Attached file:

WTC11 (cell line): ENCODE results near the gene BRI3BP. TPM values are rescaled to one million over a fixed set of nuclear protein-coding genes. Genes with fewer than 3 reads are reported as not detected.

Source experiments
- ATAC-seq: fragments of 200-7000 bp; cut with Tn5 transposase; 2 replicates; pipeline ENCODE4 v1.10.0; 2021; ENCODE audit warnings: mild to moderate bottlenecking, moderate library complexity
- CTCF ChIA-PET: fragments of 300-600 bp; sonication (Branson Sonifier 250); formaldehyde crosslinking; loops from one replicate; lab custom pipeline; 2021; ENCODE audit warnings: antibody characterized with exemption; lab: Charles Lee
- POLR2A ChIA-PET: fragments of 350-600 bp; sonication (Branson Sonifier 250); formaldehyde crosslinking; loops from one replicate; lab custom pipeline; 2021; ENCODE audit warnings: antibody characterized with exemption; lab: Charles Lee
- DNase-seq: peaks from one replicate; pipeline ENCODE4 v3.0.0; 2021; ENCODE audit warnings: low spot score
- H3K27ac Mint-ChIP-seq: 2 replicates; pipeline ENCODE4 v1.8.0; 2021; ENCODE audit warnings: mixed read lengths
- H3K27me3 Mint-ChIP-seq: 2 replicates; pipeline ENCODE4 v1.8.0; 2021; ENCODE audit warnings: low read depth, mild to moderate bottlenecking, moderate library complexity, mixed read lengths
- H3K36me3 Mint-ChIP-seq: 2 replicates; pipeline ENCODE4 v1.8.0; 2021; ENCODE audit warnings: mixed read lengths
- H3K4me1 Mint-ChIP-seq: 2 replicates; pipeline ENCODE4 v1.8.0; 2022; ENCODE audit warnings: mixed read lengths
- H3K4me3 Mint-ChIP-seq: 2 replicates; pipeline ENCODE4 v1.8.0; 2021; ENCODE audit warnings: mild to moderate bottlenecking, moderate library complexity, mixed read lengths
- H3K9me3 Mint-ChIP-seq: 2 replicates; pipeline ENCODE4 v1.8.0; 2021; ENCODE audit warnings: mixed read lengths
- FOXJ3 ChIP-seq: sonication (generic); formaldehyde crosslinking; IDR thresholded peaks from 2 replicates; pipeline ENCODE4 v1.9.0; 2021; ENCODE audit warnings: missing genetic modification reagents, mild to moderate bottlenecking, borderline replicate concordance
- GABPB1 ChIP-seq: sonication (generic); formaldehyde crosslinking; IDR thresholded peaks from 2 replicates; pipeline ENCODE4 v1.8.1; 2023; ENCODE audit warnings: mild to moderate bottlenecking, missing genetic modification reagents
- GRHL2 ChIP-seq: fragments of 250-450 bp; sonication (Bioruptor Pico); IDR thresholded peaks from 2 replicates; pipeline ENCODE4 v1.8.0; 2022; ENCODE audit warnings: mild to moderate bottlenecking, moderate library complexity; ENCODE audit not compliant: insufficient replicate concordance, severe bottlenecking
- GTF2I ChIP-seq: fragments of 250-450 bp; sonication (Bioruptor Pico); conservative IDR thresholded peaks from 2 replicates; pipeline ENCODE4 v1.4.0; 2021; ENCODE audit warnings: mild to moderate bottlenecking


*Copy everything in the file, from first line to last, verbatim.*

WTC11 (cell line): ENCODE results near the gene BRI3BP. TPM values are rescaled to one million over a fixed set of nuclear protein-coding genes. Genes with fewer than 3 reads are reported as not detected.

Source experiments
- ATAC-seq: fragments of 200-7000 bp; cut with Tn5 transposase; 2 replicates; pipeline ENCODE4 v1.10.0; 2021; ENCODE audit warnings: mild to moderate bottlenecking, moderate library complexity
- CTCF ChIA-PET: fragments of 300-600 bp; sonication (Branson Sonifier 250); formaldehyde crosslinking; loops from one replicate; lab custom pipeline; 2021; ENCODE audit warnings: antibody characterized with exemption; lab: Charles Lee
- POLR2A ChIA-PET: fragments of 350-600 bp; sonication (Branson Sonifier 250); formaldehyde crosslinking; loops from one replicate; lab custom pipeline; 2021; ENCODE audit warnings: antibody characterized with exemption; lab: Charles Lee
- DNase-seq: peaks from one replicate; pipeline ENCODE4 v3.0.0; 2021; ENCODE audit warnings: low spot score
- H3K27ac Mint-ChIP-seq: 2 replicates; pipeline ENCODE4 v1.8.0; 2021; ENCODE audit warnings: mixed read lengths
- H3K27me3 Mint-ChIP-seq: 2 replicates; pipeline ENCODE4 v1.8.0; 2021; ENCODE audit warnings: low read depth, mild to moderate bottlenecking, moderate library complexity, mixed read lengths
- H3K36me3 Mint-ChIP-seq: 2 replicates; pipeline ENCODE4 v1.8.0; 2021; ENCODE audit warnings: mixed read lengths
- H3K4me1 Mint-ChIP-seq: 2 replicates; pipeline ENCODE4 v1.8.0; 2022; ENCODE audit warnings: mixed read lengths
- H3K4me3 Mint-ChIP-seq: 2 replicates; pipeline ENCODE4 v1.8.0; 2021; ENCODE audit warnings: mild to moderate bottlenecking, moderate library complexity, mixed read lengths
- H3K9me3 Mint-ChIP-seq: 2 replicates; pipeline ENCODE4 v1.8.0; 2021; ENCODE audit warnings: mixed read lengths
- FOXJ3 ChIP-seq: sonication (generic); formaldehyde crosslinking; IDR thresholded peaks from 2 replicates; pipeline ENCODE4 v1.9.0; 2021; ENCODE audit warnings: missing genetic modification reagents, mild to moderate bottlenecking, borderline replicate concordance
- GABPB1 ChIP-seq: sonication (generic); formaldehyde crosslinking; IDR thresholded peaks from 2 replicates; pipeline ENCODE4 v1.8.1; 2023; ENCODE audit warnings: mild to moderate bottlenecking, missing genetic modification reagents
- GRHL2 ChIP-seq: fragments of 250-450 bp; sonication (Bioruptor Pico); IDR thresholded peaks from 2 replicates; pipeline ENCODE4 v1.8.0; 2022; ENCODE audit warnings: mild to moderate bottlenecking, moderate library complexity; ENCODE audit not compliant: insufficient replicate concordance, severe bottlenecking
- GTF2I ChIP-seq: fragments of 250-450 bp; sonication (Bioruptor Pico); conservative IDR thresholded peaks from 2 replicates; pipeline ENCODE4 v1.4.0; 2021; ENCODE audit warnings: mild to moderate bottlenecking